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Eric Lewis

April 08, 2008  11:26am

Why am I referred to by the color of my skin? Why is my only choice(in most cases, anyway) "white" when filling out forms? Why is most every other ethnic group described in such a way as to have culture (traditions, celebrations, rituals and the like) attributed to it, ie: african-american, asian american, Hispanic, native-american)? Non of these are described by color. Save one: white! This whole conversation, westernized to the core, even allows for the sweeping statment, "Because a church led by a white pastor will likely only reach white people..." ONLY REACH WHITE PEOPLE...?? Now that has got to be the worst thing a church could possibly do: reach white people. I mean all of us know that when a group of white people are together without any "minorities" accounted for, they have to be close-minded, self-focused, the "world can go to hell" kind of people. Of course, the word "likely" softens the blow some. But isn't it true that a church led by an african-american will "likely only reach african-americans." "And what does all this mean for your church if, like mine, it's full of white folks who welcome worshipers of other ethnic backgrounds, but only (as DeYmaz observes) they agree to worship the way we do and not cause a fuss?" Well, I would say that it might not have anyting to do with color, as much as it does with selfishness and cultural preferences. And every ethnic group struggles with these. Why? Because we are all human made in the image of God. And the kicker? None of us will be judged by the color of our skin or by where we were born. We will be judged by one thing: whether we are known by God.

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Amy

April 08, 2008  10:42am

Richard Dennis Miller, Your two points are well-taken, particularly your second one. Whether or not racial reconciliation and ethnic diversity will be a part of your church mission will have a lot to do with geography as anything else. For example, living in rural Missouri, these would be futile objectives. But I live in St. Louis, Missouri, a very ethnically diverse city, yet one that is also very segregated and suffering from tremendous racial and social strife. We recently had an black man open fire on a city council, killing 6 white people, in a municipality where racial division has long been a problem (not that I am in anyway blaming the community for the reprehensible act of one man). Too many churches in this city - segreagated into black, hispanic, asian, white - are all doing God's work parallel to one another, when perhaps we could be better salt and light to the community if we worked and worshiped together. And I don't see how our biblical mandates to be peacemakers can allow us to just let racial reconciliation "take care of itself." The day I was justified, I did not cease to be a sinner. I still need daily exhortation and guidance as to how to live out the Gospel. And it seems to me that racial reconciliation is, at this time in our history, one of the ways we need to live out the Gospel.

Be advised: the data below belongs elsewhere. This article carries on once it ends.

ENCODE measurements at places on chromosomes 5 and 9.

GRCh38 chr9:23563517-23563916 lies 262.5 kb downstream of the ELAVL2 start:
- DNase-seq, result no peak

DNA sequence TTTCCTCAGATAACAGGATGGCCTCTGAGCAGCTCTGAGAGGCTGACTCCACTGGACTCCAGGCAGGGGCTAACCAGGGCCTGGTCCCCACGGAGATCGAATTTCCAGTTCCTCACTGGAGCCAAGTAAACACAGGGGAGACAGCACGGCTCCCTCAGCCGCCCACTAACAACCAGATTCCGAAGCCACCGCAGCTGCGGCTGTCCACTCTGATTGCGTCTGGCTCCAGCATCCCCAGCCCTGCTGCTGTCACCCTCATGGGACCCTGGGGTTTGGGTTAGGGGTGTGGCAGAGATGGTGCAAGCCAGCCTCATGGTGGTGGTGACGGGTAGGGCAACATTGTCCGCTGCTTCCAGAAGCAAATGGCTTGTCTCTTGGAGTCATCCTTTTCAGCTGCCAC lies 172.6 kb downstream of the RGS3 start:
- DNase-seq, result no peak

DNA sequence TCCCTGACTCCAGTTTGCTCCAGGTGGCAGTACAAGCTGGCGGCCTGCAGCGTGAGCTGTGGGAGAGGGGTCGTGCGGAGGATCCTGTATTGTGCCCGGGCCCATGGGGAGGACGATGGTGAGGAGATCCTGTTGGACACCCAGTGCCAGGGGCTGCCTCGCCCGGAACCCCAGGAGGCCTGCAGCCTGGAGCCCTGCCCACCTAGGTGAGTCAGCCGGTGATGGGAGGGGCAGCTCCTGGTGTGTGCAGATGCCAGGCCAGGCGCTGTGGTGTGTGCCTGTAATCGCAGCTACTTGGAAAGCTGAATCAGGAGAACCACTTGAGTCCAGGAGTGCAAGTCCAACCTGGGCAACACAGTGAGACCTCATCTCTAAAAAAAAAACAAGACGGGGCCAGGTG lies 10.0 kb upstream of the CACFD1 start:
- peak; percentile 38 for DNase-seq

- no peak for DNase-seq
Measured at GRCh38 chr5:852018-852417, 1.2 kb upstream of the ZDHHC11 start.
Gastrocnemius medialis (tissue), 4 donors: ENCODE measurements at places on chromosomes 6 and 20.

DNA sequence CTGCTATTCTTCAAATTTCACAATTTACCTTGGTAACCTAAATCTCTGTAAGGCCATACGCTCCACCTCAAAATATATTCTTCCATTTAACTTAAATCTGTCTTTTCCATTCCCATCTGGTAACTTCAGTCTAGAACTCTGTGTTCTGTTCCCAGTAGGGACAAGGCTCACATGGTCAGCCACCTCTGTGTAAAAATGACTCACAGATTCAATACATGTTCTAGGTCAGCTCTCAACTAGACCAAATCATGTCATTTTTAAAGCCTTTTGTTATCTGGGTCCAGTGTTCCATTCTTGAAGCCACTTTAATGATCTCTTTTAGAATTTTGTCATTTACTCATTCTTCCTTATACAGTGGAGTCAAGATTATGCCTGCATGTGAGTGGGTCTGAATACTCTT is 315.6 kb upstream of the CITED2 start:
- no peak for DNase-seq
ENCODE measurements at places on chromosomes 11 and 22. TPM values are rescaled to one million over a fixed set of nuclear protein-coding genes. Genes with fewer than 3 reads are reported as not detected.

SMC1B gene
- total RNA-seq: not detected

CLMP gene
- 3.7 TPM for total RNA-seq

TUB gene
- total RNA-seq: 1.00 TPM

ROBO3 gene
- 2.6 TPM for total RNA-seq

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sheerahkahn

April 07, 2008  6:40pm

I realized that I have not addressed the questions, so here are my thoughts: "Is inter-ethnic ministry a biblical mandate?" I dunno, Paul, in his epistles, certainly seems to be into "inter-ethnic ministry." "And what does all this mean for your church if, like mine, it's full of white folks who welcome worshipers of other ethnic backgrounds, but only (as DeYmaz observes) they agree to worship the way we do and not cause a fuss?" Ah, now we come to it…conform or be cast out? Yield to the tyranny of the majority and their self-entitled ways, or bow to the maker of all that is seen and unseen and hope for a change in the hearts of fellow congregants? What is the individual to do? We recognize the problem, and yet nothing is said? The answer you are seeking islove…love is a choice, not an emotion, it is something we choose to do, and to love someone who doesn't dress like us, coif their hair like us, attain the same financial station as us requires more than platitudes and well-wishes. Love takes more than a "here's a twenty" or "hey, here's a card with a phone number on it." Love is dirty, messy, and foul-smelling. It intrudes on our space, it calls to us when we would rather ignore it, and it dies just as easily when ignored. Paul wrote all the glowly things about what love is like, but it was Y'shua who pointed out whom we are to love… "love your neighbor as yourself." Would we and our churches deny a man of poor descent, of poor means, with not a lick of understanding of English, or knowledge of our cultural ways the message of G-d because his culture offends our American sensibilities? I hope not, and yet…the question lingers…like an accusation of infidelity…sure we can deny the charge all we want, but could we convince G-d of our innocence?

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Sara

April 07, 2008  4:30pm